Gabriel Vasquez, the neo-Scholastic theologian, was born at Villascuela del Haro, Spain, and died at Alcalá. Educated in the Jesuit houses of study in Spain, he taught moral philosophy at Ocaña from 1575 to 1577 and theology at Madrid and Alcalá. Eventually he succeeded Francisco Suárez in the chair of theology at Rome, where he taught from 1585 to 1592.
His Commentaria ac Disputationes in Primam Pattern S. Thomae, a lengthy commentary on Part I of Thomas Aquinas’s Summa Theologiae, contains much philosophical speculation. A posthumously published summary of this work, Disputationes Metaphysicae, helped to popularize his philosophy.
Vasquez’s most influential contribution lies in his distinction between the formal concept in the understanding (a mental entity, or “idea,” constituting knowledge, qualitas ipsa cognitionis) and the objective concept that is the reality that is known (res cognita) through the formal concept.
Since, in the view of Vasquez, the actual being (esse) of the thing that is known is identified with the act whereby it is known (cognosci), we may have here one of the sources of idealism in modern philosophy.
There is little doubt that René Descartes’s Jesuit teachers knew the thought of Vasquez, and hence the Cartesian teaching that ideas are direct objects of knowledge may owe a good deal to Vasquez (see the study by R. Dalbiez).
Like Suárez, Vasquez introduced many changes into Thomistic metaphysics. He rejected the view that essence and existence are really distinct, opposed the theory that act is limited by the potency in which it is received, and argued that matter as marked by quantity (materia signata quantitate) cannot be the principle that individuates bodily things.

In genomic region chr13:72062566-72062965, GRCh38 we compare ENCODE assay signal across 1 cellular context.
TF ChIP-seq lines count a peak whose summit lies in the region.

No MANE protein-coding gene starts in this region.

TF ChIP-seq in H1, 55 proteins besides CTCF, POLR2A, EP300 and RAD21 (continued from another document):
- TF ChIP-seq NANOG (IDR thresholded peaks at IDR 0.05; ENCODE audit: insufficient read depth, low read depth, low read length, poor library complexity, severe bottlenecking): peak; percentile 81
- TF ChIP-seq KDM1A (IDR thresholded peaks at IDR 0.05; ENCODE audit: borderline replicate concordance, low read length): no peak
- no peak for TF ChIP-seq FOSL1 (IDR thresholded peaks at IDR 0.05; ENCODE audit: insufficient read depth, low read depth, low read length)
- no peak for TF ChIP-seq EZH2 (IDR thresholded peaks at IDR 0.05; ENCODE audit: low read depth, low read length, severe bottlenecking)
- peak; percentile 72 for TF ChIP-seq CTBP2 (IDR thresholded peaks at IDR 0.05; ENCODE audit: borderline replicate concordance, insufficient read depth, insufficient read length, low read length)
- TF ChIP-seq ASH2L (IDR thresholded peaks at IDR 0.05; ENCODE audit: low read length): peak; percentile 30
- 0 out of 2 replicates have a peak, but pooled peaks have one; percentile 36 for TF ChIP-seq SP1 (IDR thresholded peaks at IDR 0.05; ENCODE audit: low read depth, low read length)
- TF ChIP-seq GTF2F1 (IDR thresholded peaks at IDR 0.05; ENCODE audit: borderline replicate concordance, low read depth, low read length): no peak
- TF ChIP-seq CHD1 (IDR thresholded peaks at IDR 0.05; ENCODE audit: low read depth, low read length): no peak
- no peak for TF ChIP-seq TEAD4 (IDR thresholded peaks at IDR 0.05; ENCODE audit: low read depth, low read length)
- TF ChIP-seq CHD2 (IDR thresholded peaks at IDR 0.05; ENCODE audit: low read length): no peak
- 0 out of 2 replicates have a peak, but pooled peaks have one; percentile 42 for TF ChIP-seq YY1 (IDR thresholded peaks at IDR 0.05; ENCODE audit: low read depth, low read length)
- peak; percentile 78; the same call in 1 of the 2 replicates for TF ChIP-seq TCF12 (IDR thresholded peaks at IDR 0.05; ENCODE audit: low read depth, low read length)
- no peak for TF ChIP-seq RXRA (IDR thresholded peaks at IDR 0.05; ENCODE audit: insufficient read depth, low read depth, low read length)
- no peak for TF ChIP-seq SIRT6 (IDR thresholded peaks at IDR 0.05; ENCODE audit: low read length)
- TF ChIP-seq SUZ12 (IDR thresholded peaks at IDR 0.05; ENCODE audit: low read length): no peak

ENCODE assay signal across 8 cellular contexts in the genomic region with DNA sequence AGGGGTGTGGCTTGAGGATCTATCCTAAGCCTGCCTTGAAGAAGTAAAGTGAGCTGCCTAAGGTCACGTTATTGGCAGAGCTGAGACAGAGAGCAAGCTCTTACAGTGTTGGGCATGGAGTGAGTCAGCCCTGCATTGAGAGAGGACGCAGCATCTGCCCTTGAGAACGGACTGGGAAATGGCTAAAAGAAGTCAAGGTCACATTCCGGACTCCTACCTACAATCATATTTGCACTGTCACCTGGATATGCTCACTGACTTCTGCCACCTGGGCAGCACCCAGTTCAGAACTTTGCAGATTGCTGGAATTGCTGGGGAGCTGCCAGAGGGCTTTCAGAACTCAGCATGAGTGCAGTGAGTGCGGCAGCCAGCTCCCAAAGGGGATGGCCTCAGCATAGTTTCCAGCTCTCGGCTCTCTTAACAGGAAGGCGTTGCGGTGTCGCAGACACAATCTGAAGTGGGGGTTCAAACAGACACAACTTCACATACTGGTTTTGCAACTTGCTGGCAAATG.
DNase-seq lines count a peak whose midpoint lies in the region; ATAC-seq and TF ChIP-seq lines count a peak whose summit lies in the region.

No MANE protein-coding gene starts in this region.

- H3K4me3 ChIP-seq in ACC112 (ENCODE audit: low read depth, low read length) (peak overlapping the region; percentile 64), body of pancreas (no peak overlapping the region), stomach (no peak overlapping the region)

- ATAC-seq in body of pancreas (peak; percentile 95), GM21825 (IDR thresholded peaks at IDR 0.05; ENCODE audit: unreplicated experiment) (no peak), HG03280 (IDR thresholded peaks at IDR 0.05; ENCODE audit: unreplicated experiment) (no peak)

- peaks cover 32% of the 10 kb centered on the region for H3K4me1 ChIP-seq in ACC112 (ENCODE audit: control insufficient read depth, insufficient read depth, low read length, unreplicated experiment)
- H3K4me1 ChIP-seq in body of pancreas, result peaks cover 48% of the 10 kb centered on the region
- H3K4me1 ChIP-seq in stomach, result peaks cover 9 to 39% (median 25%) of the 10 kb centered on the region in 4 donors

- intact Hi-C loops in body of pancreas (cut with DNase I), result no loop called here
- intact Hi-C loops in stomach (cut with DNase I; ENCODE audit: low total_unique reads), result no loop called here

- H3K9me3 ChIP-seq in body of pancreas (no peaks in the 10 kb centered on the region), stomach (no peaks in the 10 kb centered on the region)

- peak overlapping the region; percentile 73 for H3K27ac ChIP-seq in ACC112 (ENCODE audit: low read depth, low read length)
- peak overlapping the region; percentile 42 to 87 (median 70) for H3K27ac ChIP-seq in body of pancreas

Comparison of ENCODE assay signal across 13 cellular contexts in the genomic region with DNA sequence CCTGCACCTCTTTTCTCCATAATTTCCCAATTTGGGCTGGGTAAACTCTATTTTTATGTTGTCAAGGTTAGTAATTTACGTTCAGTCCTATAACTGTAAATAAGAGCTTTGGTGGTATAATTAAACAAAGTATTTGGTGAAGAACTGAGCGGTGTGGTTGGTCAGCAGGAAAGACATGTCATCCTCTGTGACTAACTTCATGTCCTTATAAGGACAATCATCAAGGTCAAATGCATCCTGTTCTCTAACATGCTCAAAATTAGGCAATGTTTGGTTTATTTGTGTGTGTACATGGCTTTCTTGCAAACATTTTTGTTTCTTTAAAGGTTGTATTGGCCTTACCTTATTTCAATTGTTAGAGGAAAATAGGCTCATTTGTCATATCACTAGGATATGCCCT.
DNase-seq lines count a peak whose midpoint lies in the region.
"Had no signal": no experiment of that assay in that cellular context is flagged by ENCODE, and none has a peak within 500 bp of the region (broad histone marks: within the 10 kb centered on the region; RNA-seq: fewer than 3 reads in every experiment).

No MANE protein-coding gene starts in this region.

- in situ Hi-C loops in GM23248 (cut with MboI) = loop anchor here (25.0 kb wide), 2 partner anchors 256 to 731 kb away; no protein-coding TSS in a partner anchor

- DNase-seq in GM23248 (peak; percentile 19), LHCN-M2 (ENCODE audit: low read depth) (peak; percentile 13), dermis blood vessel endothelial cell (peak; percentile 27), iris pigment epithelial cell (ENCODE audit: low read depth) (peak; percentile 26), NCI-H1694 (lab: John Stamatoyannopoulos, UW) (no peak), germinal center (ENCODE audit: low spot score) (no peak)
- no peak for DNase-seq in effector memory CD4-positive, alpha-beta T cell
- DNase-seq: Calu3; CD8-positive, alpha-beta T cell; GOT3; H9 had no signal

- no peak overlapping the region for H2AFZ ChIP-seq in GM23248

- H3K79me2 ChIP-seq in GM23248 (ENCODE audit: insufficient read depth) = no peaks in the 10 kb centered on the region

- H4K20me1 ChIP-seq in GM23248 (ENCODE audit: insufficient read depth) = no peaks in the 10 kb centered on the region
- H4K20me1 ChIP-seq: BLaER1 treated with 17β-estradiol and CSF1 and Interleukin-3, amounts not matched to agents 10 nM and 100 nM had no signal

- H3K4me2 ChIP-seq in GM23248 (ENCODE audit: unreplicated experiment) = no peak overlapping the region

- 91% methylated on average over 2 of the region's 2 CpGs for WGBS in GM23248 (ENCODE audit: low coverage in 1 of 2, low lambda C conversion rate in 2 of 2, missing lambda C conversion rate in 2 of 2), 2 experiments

In psychology Vasquez also had teachings that are highly personal. He saw no reason for postulating two intellectual powers in man (agent and possible intellects, in Thomas) and implied that the one understanding can do the work of both.
He regarded man as a composite of soul and body, but he treated these two “parts” almost as if they were two different substances joined together by a peculiar sort of metaphysical semireality that he called a “mode.” Here again, we may have a source of Descartes’s mind-body problem and of the psychophysical parallelism of post-Cartesianism.
In his long discussion of St. Thomas’s proofs for the existence of God,Vasquez again showed a critical attitude toward the thought of Thomas. In place of the traditional Five Ways of demonstration (which require the acceptance of a metaphysics of causality), Vasquez described a whole new series of arguments of his own.
God’s existence is demonstrated from the claim that morality requires it (an argument that reappears in Immanuel Kant) and from various types of “spontaneous assents” based on what one learns from parents, on a survey of the whole of reality (ex rerum universitate), and on our knowledge of the divine conservation and governance of the world. It is evident that Vasquez’s work is one of the reasons that Thomism came to be misunderstood in modern philosophy.